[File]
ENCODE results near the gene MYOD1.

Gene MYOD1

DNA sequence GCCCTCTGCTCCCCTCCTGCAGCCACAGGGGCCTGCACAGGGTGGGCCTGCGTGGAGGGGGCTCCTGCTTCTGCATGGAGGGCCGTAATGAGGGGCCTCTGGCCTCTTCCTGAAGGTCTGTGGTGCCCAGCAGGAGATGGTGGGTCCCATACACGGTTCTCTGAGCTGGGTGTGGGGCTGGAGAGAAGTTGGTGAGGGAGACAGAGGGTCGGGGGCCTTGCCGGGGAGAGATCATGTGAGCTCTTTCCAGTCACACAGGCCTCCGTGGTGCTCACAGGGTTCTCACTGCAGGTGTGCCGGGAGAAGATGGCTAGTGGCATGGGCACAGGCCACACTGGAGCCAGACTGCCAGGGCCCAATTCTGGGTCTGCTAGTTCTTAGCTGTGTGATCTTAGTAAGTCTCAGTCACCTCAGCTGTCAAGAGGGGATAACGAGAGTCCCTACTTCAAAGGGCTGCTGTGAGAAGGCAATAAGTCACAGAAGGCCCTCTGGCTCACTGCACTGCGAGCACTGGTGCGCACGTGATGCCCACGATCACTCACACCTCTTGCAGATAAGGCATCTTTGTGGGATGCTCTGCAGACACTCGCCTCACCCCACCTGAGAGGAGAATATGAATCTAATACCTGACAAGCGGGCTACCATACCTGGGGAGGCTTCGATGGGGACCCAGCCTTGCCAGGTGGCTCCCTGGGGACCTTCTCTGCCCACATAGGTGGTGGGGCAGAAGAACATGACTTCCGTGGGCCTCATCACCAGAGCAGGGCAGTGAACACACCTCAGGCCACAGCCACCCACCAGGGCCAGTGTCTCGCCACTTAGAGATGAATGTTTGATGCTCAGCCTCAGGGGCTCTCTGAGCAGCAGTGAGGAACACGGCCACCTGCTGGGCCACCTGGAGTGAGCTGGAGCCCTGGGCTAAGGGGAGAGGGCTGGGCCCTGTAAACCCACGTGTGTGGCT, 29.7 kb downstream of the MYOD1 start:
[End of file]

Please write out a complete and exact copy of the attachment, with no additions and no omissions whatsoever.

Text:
ENCODE results near the gene MYOD1.

Gene MYOD1

DNA sequence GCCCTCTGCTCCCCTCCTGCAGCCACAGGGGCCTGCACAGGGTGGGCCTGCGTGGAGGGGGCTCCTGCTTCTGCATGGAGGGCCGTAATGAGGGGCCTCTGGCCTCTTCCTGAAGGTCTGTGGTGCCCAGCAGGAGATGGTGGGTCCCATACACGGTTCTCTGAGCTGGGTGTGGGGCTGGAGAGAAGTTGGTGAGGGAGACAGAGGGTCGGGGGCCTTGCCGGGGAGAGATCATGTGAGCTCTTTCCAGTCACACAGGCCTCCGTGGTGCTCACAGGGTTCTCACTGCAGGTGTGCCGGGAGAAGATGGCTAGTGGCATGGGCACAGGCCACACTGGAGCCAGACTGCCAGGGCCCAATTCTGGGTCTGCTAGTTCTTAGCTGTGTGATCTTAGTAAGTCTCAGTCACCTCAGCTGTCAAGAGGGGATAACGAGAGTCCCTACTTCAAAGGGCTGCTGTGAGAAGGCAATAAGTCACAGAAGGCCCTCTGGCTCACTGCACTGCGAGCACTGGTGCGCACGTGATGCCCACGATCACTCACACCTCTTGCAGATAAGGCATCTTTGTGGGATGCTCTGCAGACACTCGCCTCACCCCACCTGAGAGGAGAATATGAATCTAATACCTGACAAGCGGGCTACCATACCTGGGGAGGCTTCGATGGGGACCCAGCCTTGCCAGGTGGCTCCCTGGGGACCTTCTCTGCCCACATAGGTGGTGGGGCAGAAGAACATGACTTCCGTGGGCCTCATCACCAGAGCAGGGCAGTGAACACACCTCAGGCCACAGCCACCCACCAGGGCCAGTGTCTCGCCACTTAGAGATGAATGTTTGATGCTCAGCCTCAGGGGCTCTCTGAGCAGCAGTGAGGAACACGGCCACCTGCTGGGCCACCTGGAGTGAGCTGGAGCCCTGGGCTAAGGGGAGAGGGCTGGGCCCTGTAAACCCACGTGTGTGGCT, 29.7 kb downstream of the MYOD1 start: